EDIT: After looking the JCK website a bit I've decided I'm absolutely open to the idea of a traditional style handle. I just prefer that the handles have a more finished look to them though. I could even get over the "step" thing I mentioned earlier if the quality if that much better. Honestly I have opinions about looks, but function is more important to me and eventually I'd get used to how a knife looks regardless of its style.
     
    Last edited: Feb 22, 2013
  18. wobelix

    wobelix

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    I noticed the same thing and do not like it either.

    It's plain ugly.

    Is there a reason for such a step ?

    it looks like sloppiness, to be honest, but I'm sure that cannot be the case...

    Is it the same philosophy as the 'finger rest' cut out of the blade ?

    http://www.epicedge.com/shopexd.asp?id=88980&photo=2&size=b

    Which of course is a step further then the 'step'...
     
  19. boar_d_laze

    boar_d_laze

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    The "step" is called the machi.  It's a small, visible segue between the emoto (neck of the blade) and kakumaki (handle ferrule) as the blade transitions from neck to tang.  It gives you some space and helps prevent you from cutting yourself on the heel or back* of the knife.  It shows the maker (or whoever installs the handle) that the only the tang is going into the handle.   It also helps the handle last longer by not carrying as much moisture from a wet blade into the handle as might happen otherwise, and by reducing the effects of the differential in expansion and contraction between handle and blade.

    All of the high quality, wa-handled, western blade knives I can think of have a machi.  That means that if it really bothers you, you're stuck with western, yo-handles... which would be a shame.  Fortunately there are plenty of beautiful, yo-knives.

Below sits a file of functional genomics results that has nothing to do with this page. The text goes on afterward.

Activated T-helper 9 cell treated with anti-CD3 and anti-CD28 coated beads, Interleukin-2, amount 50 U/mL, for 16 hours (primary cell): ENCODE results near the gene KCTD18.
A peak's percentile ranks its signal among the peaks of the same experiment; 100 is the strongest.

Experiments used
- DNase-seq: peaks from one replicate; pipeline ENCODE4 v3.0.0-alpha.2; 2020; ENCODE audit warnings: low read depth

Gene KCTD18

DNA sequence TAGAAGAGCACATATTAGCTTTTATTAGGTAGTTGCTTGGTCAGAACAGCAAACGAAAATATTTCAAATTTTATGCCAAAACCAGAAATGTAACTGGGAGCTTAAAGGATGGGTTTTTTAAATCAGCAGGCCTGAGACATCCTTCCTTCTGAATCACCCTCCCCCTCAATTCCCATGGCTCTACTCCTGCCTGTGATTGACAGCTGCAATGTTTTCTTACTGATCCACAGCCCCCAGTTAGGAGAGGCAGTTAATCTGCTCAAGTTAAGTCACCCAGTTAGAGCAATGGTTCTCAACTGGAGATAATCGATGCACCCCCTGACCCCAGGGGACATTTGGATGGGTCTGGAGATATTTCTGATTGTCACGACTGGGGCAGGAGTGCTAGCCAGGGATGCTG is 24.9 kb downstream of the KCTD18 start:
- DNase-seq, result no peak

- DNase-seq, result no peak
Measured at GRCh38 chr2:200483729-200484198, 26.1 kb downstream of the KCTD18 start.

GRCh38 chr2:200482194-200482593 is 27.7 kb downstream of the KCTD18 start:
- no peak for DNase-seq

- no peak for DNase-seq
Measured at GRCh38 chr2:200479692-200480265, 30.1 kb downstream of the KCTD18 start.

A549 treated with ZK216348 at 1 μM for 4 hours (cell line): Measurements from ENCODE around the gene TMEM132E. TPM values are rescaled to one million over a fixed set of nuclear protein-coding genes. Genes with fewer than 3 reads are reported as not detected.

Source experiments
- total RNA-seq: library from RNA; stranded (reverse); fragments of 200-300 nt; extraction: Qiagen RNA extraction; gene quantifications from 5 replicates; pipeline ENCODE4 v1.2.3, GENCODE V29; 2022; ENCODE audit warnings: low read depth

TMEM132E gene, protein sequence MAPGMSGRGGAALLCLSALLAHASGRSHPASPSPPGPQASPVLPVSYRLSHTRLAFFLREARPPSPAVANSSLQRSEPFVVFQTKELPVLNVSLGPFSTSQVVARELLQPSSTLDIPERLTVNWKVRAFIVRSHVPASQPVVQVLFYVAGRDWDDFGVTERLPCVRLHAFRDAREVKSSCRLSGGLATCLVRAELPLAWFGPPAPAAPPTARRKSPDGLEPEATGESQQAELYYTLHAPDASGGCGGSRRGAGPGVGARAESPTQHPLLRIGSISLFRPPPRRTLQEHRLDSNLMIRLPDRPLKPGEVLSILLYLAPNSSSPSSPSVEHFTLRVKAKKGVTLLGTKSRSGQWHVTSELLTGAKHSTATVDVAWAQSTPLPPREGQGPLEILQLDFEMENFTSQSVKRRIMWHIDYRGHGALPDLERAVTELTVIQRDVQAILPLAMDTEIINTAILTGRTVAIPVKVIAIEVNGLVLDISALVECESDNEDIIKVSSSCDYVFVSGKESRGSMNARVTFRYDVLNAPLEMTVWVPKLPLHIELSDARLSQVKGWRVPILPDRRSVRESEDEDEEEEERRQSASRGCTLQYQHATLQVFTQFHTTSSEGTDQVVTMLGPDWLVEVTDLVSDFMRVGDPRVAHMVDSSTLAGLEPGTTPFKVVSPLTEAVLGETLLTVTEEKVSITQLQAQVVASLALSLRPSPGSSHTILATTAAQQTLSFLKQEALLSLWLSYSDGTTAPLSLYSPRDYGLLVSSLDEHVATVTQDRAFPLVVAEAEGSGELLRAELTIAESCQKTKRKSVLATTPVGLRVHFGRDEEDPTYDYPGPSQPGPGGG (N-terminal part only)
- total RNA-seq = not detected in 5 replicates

I'm not sure what that little cut out does on the Terayusu Fujiwara Denka No Hoto, other than force the user to either pinch the knife close to the spine or well forward of the kakumaki.  While it might act sort of like a choil* in placing the hand, I don't see any practical value in it myself.  By the way, this maker, Terayusu Fujiwara is not the same Fujiwara which  makes the entry-level FKM, FKS, and FKH series.   

    *Note:  Many people, including just about all kitchen knife hobbyists, erroneously refer to the back of a Japanese kitchen knife as the choil -- including Gator at the excellent zknives.com -- but that's incorrect.  A choil is an indentation which helps make for a more secure grip.  It can be stretched to mean the part of the back of the blade just in front of the finger guard (if there is a finger guard) because the outer swell of the finger guard makes the blade itself feel narrow.  However, at some point, the meaning of words is determined more by usage than tradition and it seems likely that the term choil will come to mean the back of the blade, whether there's an indentation or not. 

    Hope this helps,

    BDL
     
    Last edited: Feb 23, 2013
  20. brconner

    brconner

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    Thanks BDL! I figured there was probably a reason for it since most of the high end knives have that feature. I can't argue with the logic behind it either. 

    After reading all of this extraordinary advice and some of my own research, here's what I'm looking at now. I just put it in alphabetical order, since I'm making a table in excel (I like to stay organized haha). 

    Requirements for other suggestions:

    - Less than $300

    - 50/50 bevel

    - Is a gyuto 240mm

    What I'd like to know about the following knives:

    - Edge retention

    - Chipping

    - Sharpening/maintenance 

    - "Nimbleness"

    My current list of contenders:
    Brand Price SteelHardness
    Tojiro DP $99.95VG-1061-62
    Ryusen Tsuchime Damascus Series $218.00VG-10-
    Ryusen Blazen Series $291.00SG-262-63
    JCK Original KAGAYAKI CarboNext Series $128.00Honko Carbon59-61
    JCK Original KAGAYAKI Aogami Super Custom Damascus Series $288.00Aogami Super62-63
    JCK Original Fu-Rin-Ka-Zan Series $230.00White Steel #163
    JCK INAZUMA Damascus Series $139.00Sweden Steel60
    JCK Gekko Damascus Series $135.00VG-1060-61
    Hattori HD Series $213.00VG-1060-61
    Hattori Forums FH Series $255.00VG-10-
     
    Last edited: Feb 23, 2013